The Smart Export Guarantee: The Only Guide You Need
Following the success of the Feed-in tariff (FiT) - which ceased at the end of March 2019 - many people were left questioning whether this would be replaced. Good news! From 1st January 2020 the government will be introducing the Smart Export Guarantee in Great Britain.
The FiT proved a success in the UK. At its end in March 2019, National Statistics showed that there had been an increase of 6% compared to the end of March 2018 for the number of installations, with solar PV being responsible for nearly all of these installations. Which? have claimed that ‘solar panel installations have plummeted’ following the conclusion of the tariff. And, over half of their customers have said that they wouldn’t have bought their solar panels without the tariff.
In an announcement by the government at the beginning of June 2019, the Smart Export Guarantee will be aimed at residential and business owned renewable energy generators who produce extra energy from their systems. Suppliers with over 150,000 domestic customers will be required to set up a tariff in which they will buy energy from you at a variable rate, dependent on the wholesale price of energy, and sell it to the national grid. When there is a peak in electricity usage in the country on the national grid you could be paid more for your energy than at a time when there is little need for extra energy.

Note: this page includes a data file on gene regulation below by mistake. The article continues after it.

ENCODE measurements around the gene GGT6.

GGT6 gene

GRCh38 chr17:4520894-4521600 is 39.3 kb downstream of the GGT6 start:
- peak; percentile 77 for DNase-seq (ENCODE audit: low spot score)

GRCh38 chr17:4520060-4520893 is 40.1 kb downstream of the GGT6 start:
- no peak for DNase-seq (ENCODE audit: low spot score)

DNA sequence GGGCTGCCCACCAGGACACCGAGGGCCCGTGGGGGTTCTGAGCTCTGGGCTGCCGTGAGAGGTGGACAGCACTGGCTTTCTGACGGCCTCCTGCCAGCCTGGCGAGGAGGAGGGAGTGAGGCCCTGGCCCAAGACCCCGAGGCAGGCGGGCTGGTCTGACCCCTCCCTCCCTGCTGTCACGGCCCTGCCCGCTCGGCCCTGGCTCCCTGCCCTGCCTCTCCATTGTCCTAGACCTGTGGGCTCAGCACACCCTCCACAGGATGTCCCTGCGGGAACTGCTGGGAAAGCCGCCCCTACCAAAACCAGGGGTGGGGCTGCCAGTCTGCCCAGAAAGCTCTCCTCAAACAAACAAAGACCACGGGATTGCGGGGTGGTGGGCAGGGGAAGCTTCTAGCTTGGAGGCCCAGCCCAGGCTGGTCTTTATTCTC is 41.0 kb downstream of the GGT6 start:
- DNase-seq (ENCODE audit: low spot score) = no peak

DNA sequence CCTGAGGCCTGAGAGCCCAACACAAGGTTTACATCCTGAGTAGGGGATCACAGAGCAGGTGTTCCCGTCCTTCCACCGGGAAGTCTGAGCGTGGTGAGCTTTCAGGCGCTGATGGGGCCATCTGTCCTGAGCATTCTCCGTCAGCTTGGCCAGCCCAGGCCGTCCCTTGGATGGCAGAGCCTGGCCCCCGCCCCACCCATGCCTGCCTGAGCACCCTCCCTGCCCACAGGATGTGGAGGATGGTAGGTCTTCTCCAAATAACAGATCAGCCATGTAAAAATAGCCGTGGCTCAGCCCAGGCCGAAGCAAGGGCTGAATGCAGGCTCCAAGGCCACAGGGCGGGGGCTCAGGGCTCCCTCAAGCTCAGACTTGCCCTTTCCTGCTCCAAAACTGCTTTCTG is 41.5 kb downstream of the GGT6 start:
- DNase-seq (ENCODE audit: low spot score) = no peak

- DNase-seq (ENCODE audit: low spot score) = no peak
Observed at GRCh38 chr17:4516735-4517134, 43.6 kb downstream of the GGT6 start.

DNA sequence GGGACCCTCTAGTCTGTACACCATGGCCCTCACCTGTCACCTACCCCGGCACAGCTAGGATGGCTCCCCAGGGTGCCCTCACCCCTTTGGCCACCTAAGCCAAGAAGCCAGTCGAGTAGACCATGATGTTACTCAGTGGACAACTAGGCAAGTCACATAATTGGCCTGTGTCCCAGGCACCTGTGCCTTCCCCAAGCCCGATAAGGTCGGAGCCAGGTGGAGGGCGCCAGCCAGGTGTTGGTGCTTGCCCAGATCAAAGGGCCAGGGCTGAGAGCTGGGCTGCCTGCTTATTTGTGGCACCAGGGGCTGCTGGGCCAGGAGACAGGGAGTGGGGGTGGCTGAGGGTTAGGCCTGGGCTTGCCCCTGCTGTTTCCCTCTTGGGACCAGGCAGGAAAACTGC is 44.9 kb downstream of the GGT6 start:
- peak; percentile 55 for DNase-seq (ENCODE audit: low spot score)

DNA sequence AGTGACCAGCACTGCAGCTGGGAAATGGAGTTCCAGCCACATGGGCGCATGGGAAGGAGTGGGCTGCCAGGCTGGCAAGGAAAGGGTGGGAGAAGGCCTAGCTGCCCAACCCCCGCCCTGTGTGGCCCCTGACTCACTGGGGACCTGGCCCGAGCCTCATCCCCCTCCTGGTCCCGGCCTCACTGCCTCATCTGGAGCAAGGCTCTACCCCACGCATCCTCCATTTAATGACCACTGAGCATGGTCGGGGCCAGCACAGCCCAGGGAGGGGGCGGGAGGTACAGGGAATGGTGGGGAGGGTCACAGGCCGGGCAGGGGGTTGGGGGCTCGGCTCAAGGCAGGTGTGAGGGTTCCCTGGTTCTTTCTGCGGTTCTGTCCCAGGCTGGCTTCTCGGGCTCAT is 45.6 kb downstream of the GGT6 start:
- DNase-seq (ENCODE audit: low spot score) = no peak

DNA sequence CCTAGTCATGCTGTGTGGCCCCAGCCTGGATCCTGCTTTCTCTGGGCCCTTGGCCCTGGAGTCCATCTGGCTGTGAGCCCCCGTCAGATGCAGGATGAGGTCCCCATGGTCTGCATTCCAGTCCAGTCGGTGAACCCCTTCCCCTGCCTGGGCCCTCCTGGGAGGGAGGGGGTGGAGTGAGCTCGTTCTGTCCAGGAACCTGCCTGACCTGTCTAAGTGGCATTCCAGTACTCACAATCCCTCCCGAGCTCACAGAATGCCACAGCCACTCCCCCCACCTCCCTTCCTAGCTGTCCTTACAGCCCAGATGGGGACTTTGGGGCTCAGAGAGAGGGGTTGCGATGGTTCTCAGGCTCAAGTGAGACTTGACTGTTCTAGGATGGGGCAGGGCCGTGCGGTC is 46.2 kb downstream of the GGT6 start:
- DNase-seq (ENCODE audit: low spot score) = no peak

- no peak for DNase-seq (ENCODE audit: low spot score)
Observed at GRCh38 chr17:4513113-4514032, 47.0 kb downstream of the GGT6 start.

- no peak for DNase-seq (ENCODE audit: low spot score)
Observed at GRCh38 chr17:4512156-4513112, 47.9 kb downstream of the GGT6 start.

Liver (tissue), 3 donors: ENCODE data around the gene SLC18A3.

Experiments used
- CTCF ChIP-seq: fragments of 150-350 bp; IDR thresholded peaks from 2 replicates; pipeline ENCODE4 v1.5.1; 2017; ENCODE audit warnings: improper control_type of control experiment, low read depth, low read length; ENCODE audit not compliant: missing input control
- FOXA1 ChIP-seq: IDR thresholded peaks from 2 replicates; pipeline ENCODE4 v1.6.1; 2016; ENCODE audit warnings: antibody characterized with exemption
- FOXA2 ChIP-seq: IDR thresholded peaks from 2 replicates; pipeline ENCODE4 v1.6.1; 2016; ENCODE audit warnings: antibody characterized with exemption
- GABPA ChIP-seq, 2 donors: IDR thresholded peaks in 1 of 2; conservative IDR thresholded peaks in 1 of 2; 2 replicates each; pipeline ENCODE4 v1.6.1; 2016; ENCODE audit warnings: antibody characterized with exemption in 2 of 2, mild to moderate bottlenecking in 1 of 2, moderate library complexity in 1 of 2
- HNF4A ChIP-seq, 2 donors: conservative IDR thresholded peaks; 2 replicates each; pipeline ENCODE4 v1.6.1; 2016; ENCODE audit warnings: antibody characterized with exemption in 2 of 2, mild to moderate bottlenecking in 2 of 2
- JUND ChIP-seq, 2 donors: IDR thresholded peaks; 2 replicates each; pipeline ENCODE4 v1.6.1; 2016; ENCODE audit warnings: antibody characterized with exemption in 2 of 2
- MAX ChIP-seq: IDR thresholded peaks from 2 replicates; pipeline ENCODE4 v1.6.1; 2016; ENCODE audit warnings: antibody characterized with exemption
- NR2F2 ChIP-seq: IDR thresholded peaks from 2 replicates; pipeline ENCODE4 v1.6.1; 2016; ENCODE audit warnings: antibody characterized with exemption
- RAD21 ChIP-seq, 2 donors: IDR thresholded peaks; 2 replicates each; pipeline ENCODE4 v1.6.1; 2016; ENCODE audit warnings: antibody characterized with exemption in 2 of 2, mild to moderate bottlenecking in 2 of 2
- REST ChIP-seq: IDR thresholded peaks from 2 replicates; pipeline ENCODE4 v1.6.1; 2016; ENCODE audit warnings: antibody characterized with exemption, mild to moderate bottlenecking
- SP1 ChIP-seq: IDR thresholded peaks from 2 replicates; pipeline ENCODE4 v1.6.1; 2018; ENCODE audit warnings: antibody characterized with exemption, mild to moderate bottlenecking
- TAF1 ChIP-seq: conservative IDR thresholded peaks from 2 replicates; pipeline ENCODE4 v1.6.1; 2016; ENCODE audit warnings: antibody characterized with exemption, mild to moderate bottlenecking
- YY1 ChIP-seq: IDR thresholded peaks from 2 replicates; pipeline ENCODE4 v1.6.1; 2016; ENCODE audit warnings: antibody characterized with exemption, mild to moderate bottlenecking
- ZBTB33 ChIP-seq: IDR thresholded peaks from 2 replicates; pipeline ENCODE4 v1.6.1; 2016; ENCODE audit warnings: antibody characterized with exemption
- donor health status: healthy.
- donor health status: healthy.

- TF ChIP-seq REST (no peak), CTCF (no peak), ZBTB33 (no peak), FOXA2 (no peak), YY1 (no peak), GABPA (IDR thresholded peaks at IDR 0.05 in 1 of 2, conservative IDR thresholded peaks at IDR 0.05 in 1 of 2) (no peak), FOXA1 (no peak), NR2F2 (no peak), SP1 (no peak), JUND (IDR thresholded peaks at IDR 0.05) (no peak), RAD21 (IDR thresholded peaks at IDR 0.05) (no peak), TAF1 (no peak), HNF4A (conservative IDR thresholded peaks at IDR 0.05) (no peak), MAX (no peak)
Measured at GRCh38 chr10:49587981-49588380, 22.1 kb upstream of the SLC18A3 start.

Because companies can set their own prices, it will be the responsibility of the homeowner to find the best deal. Most companies are expected to offer their tariffs at the end of this year, but Octopus are already offering their tariff - Outgoing Octopus - and E.On are trialing their offering. Both of these companies are currently offering more per kWh exported than the FiT. The units sent to the grid will be tracked by smart meters which must have the ability to report to the supplier every 30 minutes.
Despite this announcement, people are still turning to battery storage to store their own extra renewable energy for use by themselves at a future time, aiding self-consumption and reducing energy costs. This is something even being done by energy giants Scottish Power on a large scale, with plans recently approved for them to construct a battery site next to its onshore windfarm in Whitelee. This would allow greater resilience and flexibility for the National Grid with the ability for it to be fully charged in less than an hour.